Thursday, October 24, 2019

Heat Waves in Brookline

Richard B. Primack and Audrey S. Garon

“Is not all the summer akin to a paradise?”  Henry David Thoreau

This past summer, Brookline experienced a brutal July heat wave with temperatures over 90 degrees four days in a row, reaching a high of 97 degrees.  Heat waves  are increasing worldwide, and are more intense in places like Brookline due to roads, parking lots, and buildings that absorb heat, and fewer trees for shade.

Originally from Texas, Sean Roberts running laps at Amory Park during the July heat wave.

Pete Rittenburg, Director of Athletics at Brookline High School,  says that sports programs adjust by  “avoiding the heat of the day and practicing either in the morning or late afternoon.”

The very hot day does not bother these tennis players, who grew up in Brazil.  

Dr. Swannie Jett, Brookline Health Commissioner, warns that the risk of heart attacks and asthma increases for senior citizens when temperatures go above 85 degrees.

Many people lack air conditioning to deal  with the heat.  Brookline resident, Katie Eng, doesn’t have any air conditioning because “Getting an apartment that comes with winter heating and summer air-conditioning is a luxury that many of us cannot afford.”

Tamara Hurioglu found that during the July heat wave, “Even with four window AC units running all day, it was 89”  in some areas of her top floor apartment.

Caroline and Jake Berchuck, from North Carolina, out walking their dog in the noon sun. 

In coming years, Brookline residents will experience more heat waves because of climate change.  It will be like living in North Carolina or Texas, rather than Massachusetts.

A longer version of this article originally appeared in the Brookline Tab.

Monday, October 14, 2019

Primack Lab in the News

Posted by Richard B. Primack

What have we to do with petty rumbling news? We have our own great affairs. 
Henry David Thoreau. 

Our research on climate change, Thoreau, Walden, sporting events, and plant ecology continues to attract public attention. Here is a sample of articles from the past year:

• Is Climate Change Ruining Fall?
by Marina N. Bolotnikova, Harvard Magazine, 9.26.19
Primack discusses the effects of climate change on fall foliage and New England’s trees.

• Global Warming Clues from Henry David Thoreau
NPR Living on Earth: Week of June 7,  Don Lyman. 2019  
During an interview at Walden Pond, Primack explains how Thoreau’s observations can be used to show the effects of climate change on plants. 

The fire cherry (Prunus pensylvanica) was one of many species for which Henry David Thoreau tracked both the flowering and leafing-out dates more than a century and half ago. (Photo: Dan Mullen, Flickr CC BY-NC-ND 2.0, Caption: NPR)

• Science and Culture: Journal entries, maps, and photos help ecologists reconstruct ecosystems of the past. 
By Carolyn Beans, PNAS December 26, 2018 
In this article, Primack describes the value of historical documents in detecting the effects of climate change. 

• Tracking climate change through Henry David Thoreau's notes.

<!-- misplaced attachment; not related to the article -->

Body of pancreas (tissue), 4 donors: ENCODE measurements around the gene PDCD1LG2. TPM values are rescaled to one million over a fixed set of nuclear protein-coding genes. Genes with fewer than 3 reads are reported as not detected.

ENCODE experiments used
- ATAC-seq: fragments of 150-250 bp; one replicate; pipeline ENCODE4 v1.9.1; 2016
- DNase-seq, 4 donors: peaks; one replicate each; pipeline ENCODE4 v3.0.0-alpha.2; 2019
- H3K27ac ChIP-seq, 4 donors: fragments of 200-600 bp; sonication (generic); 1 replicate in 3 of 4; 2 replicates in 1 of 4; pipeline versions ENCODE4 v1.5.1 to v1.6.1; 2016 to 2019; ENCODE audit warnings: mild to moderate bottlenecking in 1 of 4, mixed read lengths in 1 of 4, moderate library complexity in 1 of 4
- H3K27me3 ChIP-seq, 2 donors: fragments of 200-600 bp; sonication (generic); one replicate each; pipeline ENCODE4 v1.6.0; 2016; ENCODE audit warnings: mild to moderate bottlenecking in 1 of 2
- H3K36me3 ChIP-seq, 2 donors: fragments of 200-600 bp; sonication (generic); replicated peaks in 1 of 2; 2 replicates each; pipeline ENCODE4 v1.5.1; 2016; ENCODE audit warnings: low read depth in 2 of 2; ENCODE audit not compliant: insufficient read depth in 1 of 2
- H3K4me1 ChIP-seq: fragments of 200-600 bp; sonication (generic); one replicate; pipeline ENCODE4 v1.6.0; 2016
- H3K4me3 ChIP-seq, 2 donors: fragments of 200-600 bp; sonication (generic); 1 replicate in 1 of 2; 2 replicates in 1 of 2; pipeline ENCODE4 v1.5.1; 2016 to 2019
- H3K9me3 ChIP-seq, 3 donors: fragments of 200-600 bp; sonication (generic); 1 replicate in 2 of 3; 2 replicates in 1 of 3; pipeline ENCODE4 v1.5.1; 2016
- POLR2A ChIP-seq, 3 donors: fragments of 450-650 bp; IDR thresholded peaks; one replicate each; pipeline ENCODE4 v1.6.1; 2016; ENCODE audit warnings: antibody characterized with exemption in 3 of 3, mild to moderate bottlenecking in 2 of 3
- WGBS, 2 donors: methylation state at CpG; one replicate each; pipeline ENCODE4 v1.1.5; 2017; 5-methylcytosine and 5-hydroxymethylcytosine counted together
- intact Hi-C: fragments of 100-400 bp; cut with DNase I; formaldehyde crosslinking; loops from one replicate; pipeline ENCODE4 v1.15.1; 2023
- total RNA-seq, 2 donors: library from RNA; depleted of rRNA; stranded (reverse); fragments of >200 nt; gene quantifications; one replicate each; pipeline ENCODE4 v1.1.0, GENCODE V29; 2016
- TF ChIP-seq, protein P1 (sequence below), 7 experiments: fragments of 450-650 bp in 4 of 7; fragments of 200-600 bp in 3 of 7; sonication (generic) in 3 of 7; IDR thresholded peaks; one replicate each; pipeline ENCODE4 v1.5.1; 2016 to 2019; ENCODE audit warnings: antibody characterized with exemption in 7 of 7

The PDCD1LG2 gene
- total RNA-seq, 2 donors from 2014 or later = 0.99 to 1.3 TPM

Boston 25 TV News
In this interview on the edge of Walden Pond, Primack talks about using Thoreau’s records in climate change research. 

Primack in a still from the Boston 25 news story

• Undergraduate research at BU – Invent the future. 
In this interview on the BU website, Linnea Smith and Richard Primack explain the value of students working with professors in Boston University’s Undergraduate Research Opportunities Program (UROP). 

• How Thoreau’s 19th-Century Observations Are Helping Shape Science Today: For one thing, they tell us that plants aren’t blooming when they used to at Walden Pond—or most anywhere else. 
By Evan Nicole Brown, July 9, 2019, Atlas Obscura 
Atlas Obscura is an on-line magazine with unusual stories about iconic places around the work. In this article, Primack reports on the value of Walden Pond as a climate change indicator. 

A statue of Thoreau with wildflowers 

• New England Is Losing Its Native Plants. Researchers Say It’s Time To Stop And Smell The Wildflowers. 
By Lexi Peery, June 06, 2019, WBUR Radio
In an interview on WBUR Radio, Primack provides an overview of the loss of wildflowers from the forests and protected areas of New England. 

• What Will Climate Change Mean for Your Favorite Marathon?
From surging waters in the Southeast to wildfires in the West, here’s how a warming planet affects your racing.
By Cindy Kuzma, August 28, 2018, Runner's World
Primack describes how a warming climate and weather events affect the running times and experiences of marathon runners. 

Tuesday, October 1, 2019

Science Takes to the Streets

By Tara Miller

"All men recognize the right of revolution; that is, the right to refuse allegiance to and to resist the government, when its tyranny or its inefficiency are great and unendurable."
- H.D. Thoreau

On September 20th, kids around the world took to the streets, marching out of classrooms and schools to teach us a lesson. We have not done enough, and we must continually push for bolder, more ambitious action on climate change.

Young students organized, led, and showed up for the Climate Strike in Boston

I was one of 10,000 people in Boston, and 4 million around the world, joining students in their call for stronger action on climate change. 

Protesters march from City Hall

We study how climate change is affecting our ecosystems, but when politicians ignore that science, it is our responsibility to make them listen or to replace them.

Make a difference with how you commute, make a difference with what you buy (or don’t buy!), make a difference with what you eat, make a difference with what you tell your representatives, and for goodness' sake, VOTE.

Protesters arrive at the State House

"You must unite behind the science. You must take action. You must do the impossible. Because giving up can never ever be an option." 
– Greta Thunberg